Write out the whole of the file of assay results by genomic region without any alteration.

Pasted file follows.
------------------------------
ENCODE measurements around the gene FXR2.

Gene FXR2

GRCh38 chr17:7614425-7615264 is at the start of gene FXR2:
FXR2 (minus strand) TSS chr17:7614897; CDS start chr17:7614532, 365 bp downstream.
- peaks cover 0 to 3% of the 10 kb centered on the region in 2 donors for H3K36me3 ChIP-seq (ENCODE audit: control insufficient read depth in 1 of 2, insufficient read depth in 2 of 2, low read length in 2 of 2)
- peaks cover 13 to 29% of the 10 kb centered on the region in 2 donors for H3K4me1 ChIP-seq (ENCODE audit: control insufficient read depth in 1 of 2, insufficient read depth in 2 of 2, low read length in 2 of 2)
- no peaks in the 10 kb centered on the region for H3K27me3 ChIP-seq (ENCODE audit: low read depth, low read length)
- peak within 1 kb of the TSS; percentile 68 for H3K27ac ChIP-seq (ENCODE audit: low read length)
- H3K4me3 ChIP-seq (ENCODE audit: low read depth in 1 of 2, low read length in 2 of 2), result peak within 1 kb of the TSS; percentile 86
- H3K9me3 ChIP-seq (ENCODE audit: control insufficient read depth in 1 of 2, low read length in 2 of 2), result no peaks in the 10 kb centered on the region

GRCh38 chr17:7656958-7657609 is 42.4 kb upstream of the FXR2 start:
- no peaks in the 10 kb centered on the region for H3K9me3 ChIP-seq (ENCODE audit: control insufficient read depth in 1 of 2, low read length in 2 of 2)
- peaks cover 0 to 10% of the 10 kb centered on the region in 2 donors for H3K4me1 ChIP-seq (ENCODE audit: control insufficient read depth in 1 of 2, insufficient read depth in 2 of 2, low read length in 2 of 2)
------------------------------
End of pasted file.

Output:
ENCODE measurements around the gene FXR2.

Gene FXR2

GRCh38 chr17:7614425-7615264 is at the start of gene FXR2:
FXR2 (minus strand) TSS chr17:7614897; CDS start chr17:7614532, 365 bp downstream.
- peaks cover 0 to 3% of the 10 kb centered on the region in 2 donors for H3K36me3 ChIP-seq (ENCODE audit: control insufficient read depth in 1 of 2, insufficient read depth in 2 of 2, low read length in 2 of 2)
- peaks cover 13 to 29% of the 10 kb centered on the region in 2 donors for H3K4me1 ChIP-seq (ENCODE audit: control insufficient read depth in 1 of 2, insufficient read depth in 2 of 2, low read length in 2 of 2)
- no peaks in the 10 kb centered on the region for H3K27me3 ChIP-seq (ENCODE audit: low read depth, low read length)
- peak within 1 kb of the TSS; percentile 68 for H3K27ac ChIP-seq (ENCODE audit: low read length)
- H3K4me3 ChIP-seq (ENCODE audit: low read depth in 1 of 2, low read length in 2 of 2), result peak within 1 kb of the TSS; percentile 86
- H3K9me3 ChIP-seq (ENCODE audit: control insufficient read depth in 1 of 2, low read length in 2 of 2), result no peaks in the 10 kb centered on the region

GRCh38 chr17:7656958-7657609 is 42.4 kb upstream of the FXR2 start:
- no peaks in the 10 kb centered on the region for H3K9me3 ChIP-seq (ENCODE audit: control insufficient read depth in 1 of 2, low read length in 2 of 2)
- peaks cover 0 to 10% of the 10 kb centered on the region in 2 donors for H3K4me1 ChIP-seq (ENCODE audit: control insufficient read depth in 1 of 2, insufficient read depth in 2 of 2, low read length in 2 of 2)